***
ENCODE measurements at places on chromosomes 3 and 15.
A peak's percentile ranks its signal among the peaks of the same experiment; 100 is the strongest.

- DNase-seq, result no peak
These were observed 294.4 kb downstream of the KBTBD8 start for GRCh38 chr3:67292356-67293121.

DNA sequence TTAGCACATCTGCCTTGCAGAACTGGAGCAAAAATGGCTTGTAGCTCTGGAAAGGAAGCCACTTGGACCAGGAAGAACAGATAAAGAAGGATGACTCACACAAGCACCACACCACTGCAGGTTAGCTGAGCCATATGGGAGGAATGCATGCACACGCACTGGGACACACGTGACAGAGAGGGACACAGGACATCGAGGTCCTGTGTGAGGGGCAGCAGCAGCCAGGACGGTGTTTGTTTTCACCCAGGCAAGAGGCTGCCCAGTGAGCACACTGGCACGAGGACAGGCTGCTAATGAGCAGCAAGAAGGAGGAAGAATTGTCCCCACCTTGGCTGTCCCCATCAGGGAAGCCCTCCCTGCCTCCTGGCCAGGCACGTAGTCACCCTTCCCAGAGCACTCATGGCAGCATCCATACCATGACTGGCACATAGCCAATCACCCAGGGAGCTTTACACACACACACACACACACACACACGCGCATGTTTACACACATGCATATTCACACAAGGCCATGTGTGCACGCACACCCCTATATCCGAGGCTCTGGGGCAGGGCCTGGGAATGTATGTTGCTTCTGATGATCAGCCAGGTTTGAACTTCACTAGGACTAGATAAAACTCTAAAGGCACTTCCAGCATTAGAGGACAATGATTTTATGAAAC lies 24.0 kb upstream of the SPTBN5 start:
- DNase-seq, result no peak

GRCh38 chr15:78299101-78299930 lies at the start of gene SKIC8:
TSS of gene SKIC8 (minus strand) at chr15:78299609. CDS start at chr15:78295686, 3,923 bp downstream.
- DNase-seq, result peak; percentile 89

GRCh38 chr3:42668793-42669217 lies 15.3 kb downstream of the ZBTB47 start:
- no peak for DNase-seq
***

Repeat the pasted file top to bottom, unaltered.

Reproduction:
ENCODE measurements at places on chromosomes 3 and 15.
A peak's percentile ranks its signal among the peaks of the same experiment; 100 is the strongest.

- DNase-seq, result no peak
These were observed 294.4 kb downstream of the KBTBD8 start for GRCh38 chr3:67292356-67293121.

DNA sequence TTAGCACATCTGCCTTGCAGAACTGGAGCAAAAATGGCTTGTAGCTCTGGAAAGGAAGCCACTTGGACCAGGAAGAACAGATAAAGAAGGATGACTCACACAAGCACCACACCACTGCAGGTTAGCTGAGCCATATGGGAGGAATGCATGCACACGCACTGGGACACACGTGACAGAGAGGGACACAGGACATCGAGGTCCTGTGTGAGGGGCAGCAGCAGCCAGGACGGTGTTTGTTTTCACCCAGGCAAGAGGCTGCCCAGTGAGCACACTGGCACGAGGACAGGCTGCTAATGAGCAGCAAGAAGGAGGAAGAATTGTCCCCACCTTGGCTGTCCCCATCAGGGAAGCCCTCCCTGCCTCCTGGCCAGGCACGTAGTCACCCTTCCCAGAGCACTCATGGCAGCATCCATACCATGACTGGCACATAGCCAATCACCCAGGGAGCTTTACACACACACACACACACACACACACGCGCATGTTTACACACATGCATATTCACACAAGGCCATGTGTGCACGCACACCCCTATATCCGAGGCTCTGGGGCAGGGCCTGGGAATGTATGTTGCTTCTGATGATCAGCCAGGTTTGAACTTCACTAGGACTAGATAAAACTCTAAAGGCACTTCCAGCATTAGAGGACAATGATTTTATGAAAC lies 24.0 kb upstream of the SPTBN5 start:
- DNase-seq, result no peak

GRCh38 chr15:78299101-78299930 lies at the start of gene SKIC8:
TSS of gene SKIC8 (minus strand) at chr15:78299609. CDS start at chr15:78295686, 3,923 bp downstream.
- DNase-seq, result peak; percentile 89

GRCh38 chr3:42668793-42669217 lies 15.3 kb downstream of the ZBTB47 start:
- no peak for DNase-seq